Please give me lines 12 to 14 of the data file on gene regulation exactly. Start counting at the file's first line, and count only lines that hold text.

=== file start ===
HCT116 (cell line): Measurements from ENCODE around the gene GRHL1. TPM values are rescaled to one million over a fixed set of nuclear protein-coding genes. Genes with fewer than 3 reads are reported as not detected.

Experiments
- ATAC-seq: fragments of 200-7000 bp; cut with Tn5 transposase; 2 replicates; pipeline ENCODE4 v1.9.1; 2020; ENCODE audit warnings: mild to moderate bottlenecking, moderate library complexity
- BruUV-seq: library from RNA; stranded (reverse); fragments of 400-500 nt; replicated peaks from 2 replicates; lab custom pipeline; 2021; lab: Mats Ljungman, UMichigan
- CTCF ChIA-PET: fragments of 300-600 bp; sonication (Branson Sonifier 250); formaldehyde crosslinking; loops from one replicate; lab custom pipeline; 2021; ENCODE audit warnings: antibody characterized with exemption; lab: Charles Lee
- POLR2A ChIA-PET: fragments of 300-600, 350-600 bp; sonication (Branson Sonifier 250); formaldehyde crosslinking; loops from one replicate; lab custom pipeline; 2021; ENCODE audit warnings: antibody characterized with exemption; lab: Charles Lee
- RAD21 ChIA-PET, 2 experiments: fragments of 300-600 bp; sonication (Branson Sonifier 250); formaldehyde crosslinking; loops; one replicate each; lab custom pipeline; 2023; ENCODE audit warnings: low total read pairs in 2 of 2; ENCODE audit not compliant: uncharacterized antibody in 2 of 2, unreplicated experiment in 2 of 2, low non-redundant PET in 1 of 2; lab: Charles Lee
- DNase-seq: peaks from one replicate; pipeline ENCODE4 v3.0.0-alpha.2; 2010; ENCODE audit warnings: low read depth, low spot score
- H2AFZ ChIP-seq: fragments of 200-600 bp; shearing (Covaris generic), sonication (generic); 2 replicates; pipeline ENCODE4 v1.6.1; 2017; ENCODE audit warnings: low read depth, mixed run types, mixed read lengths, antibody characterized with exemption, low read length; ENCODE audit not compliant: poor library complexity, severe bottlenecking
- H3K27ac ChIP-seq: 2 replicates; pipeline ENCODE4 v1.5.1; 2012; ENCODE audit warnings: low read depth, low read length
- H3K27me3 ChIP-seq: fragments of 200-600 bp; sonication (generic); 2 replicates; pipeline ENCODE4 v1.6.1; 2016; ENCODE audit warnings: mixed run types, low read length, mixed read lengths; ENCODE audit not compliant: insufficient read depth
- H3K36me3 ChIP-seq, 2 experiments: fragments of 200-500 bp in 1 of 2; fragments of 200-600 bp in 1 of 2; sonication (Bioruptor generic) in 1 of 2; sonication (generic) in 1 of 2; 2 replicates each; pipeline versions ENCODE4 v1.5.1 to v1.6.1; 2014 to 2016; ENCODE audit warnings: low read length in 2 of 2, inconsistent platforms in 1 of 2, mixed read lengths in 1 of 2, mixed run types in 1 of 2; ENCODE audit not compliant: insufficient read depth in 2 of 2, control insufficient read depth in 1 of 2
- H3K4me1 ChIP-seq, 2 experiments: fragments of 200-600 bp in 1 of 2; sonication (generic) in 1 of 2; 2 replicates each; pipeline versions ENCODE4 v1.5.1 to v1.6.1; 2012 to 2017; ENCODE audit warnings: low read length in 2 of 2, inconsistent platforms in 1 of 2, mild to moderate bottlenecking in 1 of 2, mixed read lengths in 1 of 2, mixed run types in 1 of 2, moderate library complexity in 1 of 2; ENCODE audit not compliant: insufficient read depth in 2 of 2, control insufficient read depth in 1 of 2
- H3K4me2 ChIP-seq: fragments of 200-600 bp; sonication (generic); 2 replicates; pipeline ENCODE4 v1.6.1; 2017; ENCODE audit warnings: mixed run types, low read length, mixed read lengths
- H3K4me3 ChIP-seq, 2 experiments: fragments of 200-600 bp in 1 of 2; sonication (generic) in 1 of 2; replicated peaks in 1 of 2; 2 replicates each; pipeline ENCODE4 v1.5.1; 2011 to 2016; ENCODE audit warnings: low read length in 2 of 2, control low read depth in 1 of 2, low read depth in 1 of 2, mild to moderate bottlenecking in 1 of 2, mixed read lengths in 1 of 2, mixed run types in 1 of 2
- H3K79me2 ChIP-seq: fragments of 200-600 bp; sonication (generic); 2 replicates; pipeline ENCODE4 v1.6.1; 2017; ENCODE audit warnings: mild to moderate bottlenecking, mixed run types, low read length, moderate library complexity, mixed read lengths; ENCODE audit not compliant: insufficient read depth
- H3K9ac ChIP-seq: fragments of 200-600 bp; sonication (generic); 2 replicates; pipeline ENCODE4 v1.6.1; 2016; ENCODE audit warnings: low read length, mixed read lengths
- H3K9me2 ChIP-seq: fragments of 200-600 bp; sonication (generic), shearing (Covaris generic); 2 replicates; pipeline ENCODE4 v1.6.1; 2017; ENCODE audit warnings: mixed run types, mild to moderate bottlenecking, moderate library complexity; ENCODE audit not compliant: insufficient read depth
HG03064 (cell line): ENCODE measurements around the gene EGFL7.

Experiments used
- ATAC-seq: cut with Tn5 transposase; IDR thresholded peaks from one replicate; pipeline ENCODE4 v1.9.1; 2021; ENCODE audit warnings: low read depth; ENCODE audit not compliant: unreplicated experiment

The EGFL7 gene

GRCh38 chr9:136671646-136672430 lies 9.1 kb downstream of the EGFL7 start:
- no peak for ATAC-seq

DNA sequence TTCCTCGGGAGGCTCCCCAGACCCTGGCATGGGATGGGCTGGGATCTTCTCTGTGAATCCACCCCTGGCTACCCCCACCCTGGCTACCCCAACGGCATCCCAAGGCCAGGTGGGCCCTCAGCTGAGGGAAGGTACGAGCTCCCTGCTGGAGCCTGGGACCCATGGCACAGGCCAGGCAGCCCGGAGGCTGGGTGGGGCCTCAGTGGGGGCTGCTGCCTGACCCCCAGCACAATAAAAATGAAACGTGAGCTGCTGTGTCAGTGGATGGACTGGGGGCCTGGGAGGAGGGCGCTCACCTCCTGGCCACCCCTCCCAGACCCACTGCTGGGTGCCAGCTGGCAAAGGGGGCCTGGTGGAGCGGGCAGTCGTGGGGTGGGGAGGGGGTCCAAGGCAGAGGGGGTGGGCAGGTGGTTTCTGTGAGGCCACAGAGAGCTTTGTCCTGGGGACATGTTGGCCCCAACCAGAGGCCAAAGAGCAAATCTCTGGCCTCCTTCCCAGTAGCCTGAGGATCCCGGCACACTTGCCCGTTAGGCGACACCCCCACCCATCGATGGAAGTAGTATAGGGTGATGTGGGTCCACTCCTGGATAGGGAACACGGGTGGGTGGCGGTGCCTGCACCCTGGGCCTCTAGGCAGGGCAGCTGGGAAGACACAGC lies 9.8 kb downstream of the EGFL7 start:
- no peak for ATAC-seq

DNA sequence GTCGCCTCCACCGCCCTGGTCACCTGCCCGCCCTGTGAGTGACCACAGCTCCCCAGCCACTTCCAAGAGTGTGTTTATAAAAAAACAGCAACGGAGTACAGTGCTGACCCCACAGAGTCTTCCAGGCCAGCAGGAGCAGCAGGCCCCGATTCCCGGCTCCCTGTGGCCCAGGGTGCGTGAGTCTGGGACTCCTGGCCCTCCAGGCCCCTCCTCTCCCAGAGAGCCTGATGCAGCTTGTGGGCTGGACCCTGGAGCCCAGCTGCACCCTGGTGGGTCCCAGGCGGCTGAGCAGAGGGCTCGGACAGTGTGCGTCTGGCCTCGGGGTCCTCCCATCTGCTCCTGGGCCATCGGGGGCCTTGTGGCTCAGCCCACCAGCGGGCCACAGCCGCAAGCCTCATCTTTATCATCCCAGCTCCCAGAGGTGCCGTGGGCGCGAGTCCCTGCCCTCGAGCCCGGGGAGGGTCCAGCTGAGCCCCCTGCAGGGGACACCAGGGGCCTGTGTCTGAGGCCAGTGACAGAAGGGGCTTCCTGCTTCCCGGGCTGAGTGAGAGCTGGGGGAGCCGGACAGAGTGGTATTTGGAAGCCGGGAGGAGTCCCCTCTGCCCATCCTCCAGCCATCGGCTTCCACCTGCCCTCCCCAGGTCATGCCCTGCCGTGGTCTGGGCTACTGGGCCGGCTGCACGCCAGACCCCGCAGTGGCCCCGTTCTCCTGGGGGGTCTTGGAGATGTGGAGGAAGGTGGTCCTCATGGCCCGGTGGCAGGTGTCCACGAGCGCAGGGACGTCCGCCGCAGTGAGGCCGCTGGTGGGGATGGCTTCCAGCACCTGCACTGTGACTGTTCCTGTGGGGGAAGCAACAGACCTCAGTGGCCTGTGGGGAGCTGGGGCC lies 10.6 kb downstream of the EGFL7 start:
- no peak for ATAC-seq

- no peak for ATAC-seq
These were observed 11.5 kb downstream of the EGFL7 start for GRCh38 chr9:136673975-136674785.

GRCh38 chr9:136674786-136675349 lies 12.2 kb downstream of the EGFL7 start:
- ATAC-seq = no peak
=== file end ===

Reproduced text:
- H3K36me3 ChIP-seq, 2 experiments: fragments of 200-500 bp in 1 of 2; fragments of 200-600 bp in 1 of 2; sonication (Bioruptor generic) in 1 of 2; sonication (generic) in 1 of 2; 2 replicates each; pipeline versions ENCODE4 v1.5.1 to v1.6.1; 2014 to 2016; ENCODE audit warnings: low read length in 2 of 2, inconsistent platforms in 1 of 2, mixed read lengths in 1 of 2, mixed run types in 1 of 2; ENCODE audit not compliant: insufficient read depth in 2 of 2, control insufficient read depth in 1 of 2
- H3K4me1 ChIP-seq, 2 experiments: fragments of 200-600 bp in 1 of 2; sonication (generic) in 1 of 2; 2 replicates each; pipeline versions ENCODE4 v1.5.1 to v1.6.1; 2012 to 2017; ENCODE audit warnings: low read length in 2 of 2, inconsistent platforms in 1 of 2, mild to moderate bottlenecking in 1 of 2, mixed read lengths in 1 of 2, mixed run types in 1 of 2, moderate library complexity in 1 of 2; ENCODE audit not compliant: insufficient read depth in 2 of 2, control insufficient read depth in 1 of 2
- H3K4me2 ChIP-seq: fragments of 200-600 bp; sonication (generic); 2 replicates; pipeline ENCODE4 v1.6.1; 2017; ENCODE audit warnings: mixed run types, low read length, mixed read lengths